Make sincere attempts to accommodate each other when needs are expressed. Recognize that both husband and wife stand equal before God in terms of human worth and the right to dignity and respect. Ask yourself the question, “Is there any way I can accommodate him/her to show my respect and love?”
In Problem I, the husband might ask himself:
- Can I personally care for the children and relieve my wife of this responsibility?
- Can I arrange for a baby sitter?
- How can I let my wife know I appreciate her participation in the choir?
In Problem II, the wife might ask herself:
- Can I take the suit to the cleaners for him?
- Can I telephone and arrange for pickup and delivery?
- In what other ways can I help to meet his needs for a clean Sabbath suit?
When needs are in conflict, love and respect demand that a solution be found that accommodates both. The following steps will be helpful in arriving at such a mutually acceptable solution:
- Pray together. Pray for guidance to work through the problem in a manner which leaves you close together, rather than driven apart. Do not pray for the surrender of your partner to your wishes or point of view, but rather that you may understand each other better.
- Let each express their internal needs as clearly as they can to the other. Each should seek to listen for needs and feelings, repeating what he or she thinks they hear for clarification from the other. Needs and feelings should be accepted without being judged or rejected as unimportant. They are important to your partner! It may be helpful to write these needs down.
- Write down as many ideas as you can for a solution. Determine to use your creative powers together to find a way to accommodate one another. Try to find alternatives that satisfy the needs. Do not evaluate the alternatives at this time. Let each feel free to make suggestions to the list. Strive for at least 10 or more alternatives. Do not discard even those which seem farfetched, they may later become an integral part of a creative solution.
For example, in Problem III, the list of alternatives might look something like this:
- Husband or wife could use public transportation (bus, taxi).
- Husband could ride with a colleague or business associate.
- Husband could ask a friend to drive him.
- Wife could ask one of her friends to drive.
- Wife could choose to have the social event at her home.
- Husband could agree to cancel his plans for another evening so that the wife could have the car for a social outing with friends to somewhat make up for not being able to go tonight.
- The wife could drive the husband to his appointment before she leaves (or en route) and arrange to pick him up when his appointment is finished.
- The husband could drop his wife and her friends off at the social event and meet them when it is finished.
- They could borrow or rent a second car for the evening.
- Husband could decide not to go to his meeting.
- Wife could decide not to go to her meeting.
- They could both stay home and explain to their friends and colleagues the irresolvable nature of their problem.
Evaluate your solution possibilities to see if any one or any combination of them will meet the needs of both partners. If not, generate more possibilities. The fact that one or another of the solutions is not acceptable generally indicates that some need is not being satisfied by the solution. This can further help to clarify the internal needs. The important thing is not which alternative is chosen, but that both partners feel good about what has been worked out.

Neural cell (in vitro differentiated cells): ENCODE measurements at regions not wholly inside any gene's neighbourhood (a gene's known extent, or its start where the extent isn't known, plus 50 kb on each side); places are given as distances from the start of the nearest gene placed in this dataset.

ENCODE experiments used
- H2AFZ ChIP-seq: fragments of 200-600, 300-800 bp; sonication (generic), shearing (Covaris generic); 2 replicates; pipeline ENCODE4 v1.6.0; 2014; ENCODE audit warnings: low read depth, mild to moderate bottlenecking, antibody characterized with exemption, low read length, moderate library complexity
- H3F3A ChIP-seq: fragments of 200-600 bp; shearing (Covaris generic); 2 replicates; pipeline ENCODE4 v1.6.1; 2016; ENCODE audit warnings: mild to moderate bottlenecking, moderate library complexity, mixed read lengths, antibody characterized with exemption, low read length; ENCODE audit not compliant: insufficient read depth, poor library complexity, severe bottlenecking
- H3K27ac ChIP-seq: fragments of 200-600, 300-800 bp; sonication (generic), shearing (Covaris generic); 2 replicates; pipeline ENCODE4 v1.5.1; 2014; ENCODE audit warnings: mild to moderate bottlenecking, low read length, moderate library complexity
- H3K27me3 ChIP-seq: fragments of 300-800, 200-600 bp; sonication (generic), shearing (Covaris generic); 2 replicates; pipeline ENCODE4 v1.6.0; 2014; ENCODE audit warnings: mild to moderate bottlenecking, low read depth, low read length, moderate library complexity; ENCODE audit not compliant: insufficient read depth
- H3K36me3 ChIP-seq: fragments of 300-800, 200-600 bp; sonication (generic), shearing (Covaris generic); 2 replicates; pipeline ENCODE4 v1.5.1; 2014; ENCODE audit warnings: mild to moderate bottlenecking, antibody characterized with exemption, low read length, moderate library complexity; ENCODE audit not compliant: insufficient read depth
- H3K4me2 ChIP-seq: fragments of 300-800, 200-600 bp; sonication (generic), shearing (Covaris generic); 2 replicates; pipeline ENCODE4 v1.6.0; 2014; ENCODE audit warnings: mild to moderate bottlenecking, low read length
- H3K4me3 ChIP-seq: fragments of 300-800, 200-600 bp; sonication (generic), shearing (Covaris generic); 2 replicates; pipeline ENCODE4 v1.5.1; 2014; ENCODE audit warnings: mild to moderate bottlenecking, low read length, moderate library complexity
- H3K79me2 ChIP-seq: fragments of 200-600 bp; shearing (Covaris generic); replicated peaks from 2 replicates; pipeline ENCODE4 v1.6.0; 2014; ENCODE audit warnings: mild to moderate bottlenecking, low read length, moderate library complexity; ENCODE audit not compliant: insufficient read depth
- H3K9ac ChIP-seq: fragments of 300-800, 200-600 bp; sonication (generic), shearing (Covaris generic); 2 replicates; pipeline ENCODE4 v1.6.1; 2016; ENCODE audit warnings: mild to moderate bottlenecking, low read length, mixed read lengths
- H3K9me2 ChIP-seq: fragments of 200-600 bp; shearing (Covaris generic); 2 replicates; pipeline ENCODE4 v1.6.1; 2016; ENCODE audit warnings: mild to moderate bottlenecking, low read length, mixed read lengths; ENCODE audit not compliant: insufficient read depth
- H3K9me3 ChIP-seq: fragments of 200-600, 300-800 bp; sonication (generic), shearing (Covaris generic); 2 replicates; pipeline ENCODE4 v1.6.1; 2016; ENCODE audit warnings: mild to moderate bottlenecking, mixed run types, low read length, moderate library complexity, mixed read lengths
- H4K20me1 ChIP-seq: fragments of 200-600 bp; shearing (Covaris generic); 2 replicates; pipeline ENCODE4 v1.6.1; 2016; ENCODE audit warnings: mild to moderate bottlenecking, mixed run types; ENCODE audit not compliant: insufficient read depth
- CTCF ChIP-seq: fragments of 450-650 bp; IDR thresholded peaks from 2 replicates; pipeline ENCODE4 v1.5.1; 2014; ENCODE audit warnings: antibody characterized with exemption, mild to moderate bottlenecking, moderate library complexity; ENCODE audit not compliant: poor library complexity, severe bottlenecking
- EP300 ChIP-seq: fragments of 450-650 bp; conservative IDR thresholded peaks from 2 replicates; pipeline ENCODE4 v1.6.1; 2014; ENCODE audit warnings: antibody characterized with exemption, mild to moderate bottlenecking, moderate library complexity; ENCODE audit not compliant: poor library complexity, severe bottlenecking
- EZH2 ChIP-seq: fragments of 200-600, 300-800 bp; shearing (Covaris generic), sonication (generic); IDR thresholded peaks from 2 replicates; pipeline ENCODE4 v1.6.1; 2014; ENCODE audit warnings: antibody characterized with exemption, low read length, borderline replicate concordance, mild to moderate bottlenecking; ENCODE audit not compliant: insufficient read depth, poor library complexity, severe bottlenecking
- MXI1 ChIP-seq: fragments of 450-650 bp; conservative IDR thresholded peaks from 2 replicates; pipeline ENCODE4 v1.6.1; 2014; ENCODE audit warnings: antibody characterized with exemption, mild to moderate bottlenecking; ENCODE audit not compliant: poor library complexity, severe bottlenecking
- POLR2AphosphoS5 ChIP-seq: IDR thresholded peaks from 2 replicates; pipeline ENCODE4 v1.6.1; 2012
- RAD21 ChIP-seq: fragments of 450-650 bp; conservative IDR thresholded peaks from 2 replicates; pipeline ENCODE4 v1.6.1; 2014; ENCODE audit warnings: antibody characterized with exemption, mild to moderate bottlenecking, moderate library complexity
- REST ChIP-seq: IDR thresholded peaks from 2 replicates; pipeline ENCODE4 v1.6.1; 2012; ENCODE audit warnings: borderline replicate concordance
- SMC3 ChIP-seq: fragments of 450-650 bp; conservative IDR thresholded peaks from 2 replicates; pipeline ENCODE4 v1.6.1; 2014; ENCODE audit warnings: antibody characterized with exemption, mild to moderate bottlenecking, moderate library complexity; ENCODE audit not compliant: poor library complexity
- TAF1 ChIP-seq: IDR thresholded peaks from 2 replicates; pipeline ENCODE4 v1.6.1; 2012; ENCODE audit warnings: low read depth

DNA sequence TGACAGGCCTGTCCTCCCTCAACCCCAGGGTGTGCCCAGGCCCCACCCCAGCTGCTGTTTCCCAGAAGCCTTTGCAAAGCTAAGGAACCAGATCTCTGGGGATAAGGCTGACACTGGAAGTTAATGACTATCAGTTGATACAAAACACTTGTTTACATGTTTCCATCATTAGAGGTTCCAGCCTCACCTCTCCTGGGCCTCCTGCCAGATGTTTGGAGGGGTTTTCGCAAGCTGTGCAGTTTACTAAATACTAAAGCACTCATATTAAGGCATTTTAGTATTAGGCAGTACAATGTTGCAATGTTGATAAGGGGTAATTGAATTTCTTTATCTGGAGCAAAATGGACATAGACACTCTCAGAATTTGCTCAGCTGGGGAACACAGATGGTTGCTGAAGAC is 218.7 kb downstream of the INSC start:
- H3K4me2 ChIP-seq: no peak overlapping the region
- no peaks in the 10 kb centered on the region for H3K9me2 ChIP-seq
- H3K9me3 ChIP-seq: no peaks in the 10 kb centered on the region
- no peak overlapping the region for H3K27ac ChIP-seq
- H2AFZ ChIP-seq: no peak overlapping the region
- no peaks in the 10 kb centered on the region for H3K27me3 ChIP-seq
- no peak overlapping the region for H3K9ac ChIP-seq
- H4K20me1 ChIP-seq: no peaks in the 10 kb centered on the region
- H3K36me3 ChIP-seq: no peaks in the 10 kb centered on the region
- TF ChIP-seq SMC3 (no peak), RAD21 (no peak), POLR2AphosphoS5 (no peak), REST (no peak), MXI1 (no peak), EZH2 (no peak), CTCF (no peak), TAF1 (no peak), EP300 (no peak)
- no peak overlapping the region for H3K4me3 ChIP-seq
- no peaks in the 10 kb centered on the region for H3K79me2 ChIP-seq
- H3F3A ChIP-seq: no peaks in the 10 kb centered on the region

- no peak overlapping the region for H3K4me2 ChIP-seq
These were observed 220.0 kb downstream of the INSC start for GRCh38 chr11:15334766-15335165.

Make sure that each partner understands and feels good about the solution you have chosen. Thank God in prayer for His leading and help and the growth that has taken place in your relationship as you have endeavored to understand and accommodate each other.
Plan to evaluate the solution. If the problem involves more than a one-time situation (for example, the sharing of household duties), plan a time when the solution to the problem can be evaluated. You may decide to abandon it and start over, to modify it, or to keep it the same. You may even discover that the problem has evaporated.
An Exercise for Couples
In each of the following, list what you think are the wife’s needs and the husband’s needs. Suggest alternatives, then choose the alternative which would satisfy these needs were you in the place of this couple. Share what you learned from doing this exercise together.
Situation I: Lloyd’s mother did everything for him from straightening his tie to picking up his underwear and pajamas. Janet, after only a month of marriage has grown weary with reminding and picking up. Lloyd enters the bedroom in mid-afternoon and wants to know why it’s still a mess.
Situation II: Sue, who likes to wear the latest fashions, returns from a shopping trip with several unexpected outfits. Doug, reared in a home where every penny was pinched, knows that they have already overspent their limit and tells her she cannot keep them.
Situation III: Barry’s parents, who live in the same town as Barry and Donna, have telephoned at the last minute to say they’re dropping by for dinner. Donna, reminding Barry that they’ve invited themselves in this manner for three weeks in a row, complains that they show little respect for her. Barry feels he can do nothing about it.
The ways in which we handle problems and conflicts affect us individually and as couples. They also affect our families who must live in the environment we create. To ignore or avoid coping with a problem may reveal areas of insecurity or insensitivity where growth is needed. To take responsibility for problem-solving in your own hands implies that ones partner’s needs are unimportant or that he or she is incapable of contributing to a creative solution. To work out the problem together, however, is to discover some of the deepest joys of marriage-true communication, mutual respect and intimate sharing of ourselves.
Gordon, Thomas. Parent Effectiveness Training . New York: Peter H. Wyden, Inc., 1970.
Mace, David & Vera. We Can Have Better Marriages . Nashville: Abingdon Press, 1974.
Tournier, Paul. (Trans. by John S. Gilmour) To Understand Each Other . Richmond, VA: John Knox Press, 1967.
White, Ellen G. Gospel Workers . Washington, D.C.: Review & Herald Publishing Assn., 1948.
Reprinted from Karen & Ron Flowers, Passing the Torch. Silver Spring, MD: Department of Family Ministries, General Conference of Seventh-day Adventists, 1992.